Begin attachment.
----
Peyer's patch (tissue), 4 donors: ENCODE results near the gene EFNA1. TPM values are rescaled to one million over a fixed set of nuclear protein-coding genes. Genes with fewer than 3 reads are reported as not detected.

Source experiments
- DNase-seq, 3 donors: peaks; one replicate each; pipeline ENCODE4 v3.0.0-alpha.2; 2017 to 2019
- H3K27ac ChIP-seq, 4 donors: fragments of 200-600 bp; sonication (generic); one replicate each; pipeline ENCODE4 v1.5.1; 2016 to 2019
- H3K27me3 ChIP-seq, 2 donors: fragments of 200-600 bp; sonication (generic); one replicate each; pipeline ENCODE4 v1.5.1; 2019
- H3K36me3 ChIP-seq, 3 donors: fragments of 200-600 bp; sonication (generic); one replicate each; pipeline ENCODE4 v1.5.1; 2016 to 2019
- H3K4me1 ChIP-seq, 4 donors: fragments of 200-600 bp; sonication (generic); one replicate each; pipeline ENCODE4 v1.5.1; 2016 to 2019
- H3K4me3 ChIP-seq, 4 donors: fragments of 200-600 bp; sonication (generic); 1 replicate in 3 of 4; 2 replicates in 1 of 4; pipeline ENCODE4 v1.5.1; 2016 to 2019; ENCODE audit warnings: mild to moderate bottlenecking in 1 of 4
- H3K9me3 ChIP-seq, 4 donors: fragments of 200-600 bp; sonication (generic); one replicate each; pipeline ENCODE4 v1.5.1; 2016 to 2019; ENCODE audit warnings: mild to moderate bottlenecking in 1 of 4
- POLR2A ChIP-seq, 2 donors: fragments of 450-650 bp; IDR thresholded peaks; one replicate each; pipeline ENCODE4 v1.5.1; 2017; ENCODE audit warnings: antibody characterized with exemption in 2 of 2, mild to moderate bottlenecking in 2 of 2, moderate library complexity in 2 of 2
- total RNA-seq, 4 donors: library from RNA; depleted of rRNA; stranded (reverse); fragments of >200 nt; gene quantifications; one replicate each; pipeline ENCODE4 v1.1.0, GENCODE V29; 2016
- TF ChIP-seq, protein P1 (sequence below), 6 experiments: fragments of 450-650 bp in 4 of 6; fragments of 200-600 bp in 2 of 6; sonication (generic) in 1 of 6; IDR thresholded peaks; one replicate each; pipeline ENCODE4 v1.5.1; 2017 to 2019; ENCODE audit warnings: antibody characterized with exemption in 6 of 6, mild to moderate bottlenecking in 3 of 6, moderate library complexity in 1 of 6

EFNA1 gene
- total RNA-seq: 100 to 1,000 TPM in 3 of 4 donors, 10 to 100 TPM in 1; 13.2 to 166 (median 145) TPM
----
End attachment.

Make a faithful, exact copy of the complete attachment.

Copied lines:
Peyer's patch (tissue), 4 donors: ENCODE results near the gene EFNA1. TPM values are rescaled to one million over a fixed set of nuclear protein-coding genes. Genes with fewer than 3 reads are reported as not detected.

Source experiments
- DNase-seq, 3 donors: peaks; one replicate each; pipeline ENCODE4 v3.0.0-alpha.2; 2017 to 2019
- H3K27ac ChIP-seq, 4 donors: fragments of 200-600 bp; sonication (generic); one replicate each; pipeline ENCODE4 v1.5.1; 2016 to 2019
- H3K27me3 ChIP-seq, 2 donors: fragments of 200-600 bp; sonication (generic); one replicate each; pipeline ENCODE4 v1.5.1; 2019
- H3K36me3 ChIP-seq, 3 donors: fragments of 200-600 bp; sonication (generic); one replicate each; pipeline ENCODE4 v1.5.1; 2016 to 2019
- H3K4me1 ChIP-seq, 4 donors: fragments of 200-600 bp; sonication (generic); one replicate each; pipeline ENCODE4 v1.5.1; 2016 to 2019
- H3K4me3 ChIP-seq, 4 donors: fragments of 200-600 bp; sonication (generic); 1 replicate in 3 of 4; 2 replicates in 1 of 4; pipeline ENCODE4 v1.5.1; 2016 to 2019; ENCODE audit warnings: mild to moderate bottlenecking in 1 of 4
- H3K9me3 ChIP-seq, 4 donors: fragments of 200-600 bp; sonication (generic); one replicate each; pipeline ENCODE4 v1.5.1; 2016 to 2019; ENCODE audit warnings: mild to moderate bottlenecking in 1 of 4
- POLR2A ChIP-seq, 2 donors: fragments of 450-650 bp; IDR thresholded peaks; one replicate each; pipeline ENCODE4 v1.5.1; 2017; ENCODE audit warnings: antibody characterized with exemption in 2 of 2, mild to moderate bottlenecking in 2 of 2, moderate library complexity in 2 of 2
- total RNA-seq, 4 donors: library from RNA; depleted of rRNA; stranded (reverse); fragments of >200 nt; gene quantifications; one replicate each; pipeline ENCODE4 v1.1.0, GENCODE V29; 2016
- TF ChIP-seq, protein P1 (sequence below), 6 experiments: fragments of 450-650 bp in 4 of 6; fragments of 200-600 bp in 2 of 6; sonication (generic) in 1 of 6; IDR thresholded peaks; one replicate each; pipeline ENCODE4 v1.5.1; 2017 to 2019; ENCODE audit warnings: antibody characterized with exemption in 6 of 6, mild to moderate bottlenecking in 3 of 6, moderate library complexity in 1 of 6

EFNA1 gene
- total RNA-seq: 100 to 1,000 TPM in 3 of 4 donors, 10 to 100 TPM in 1; 13.2 to 166 (median 145) TPM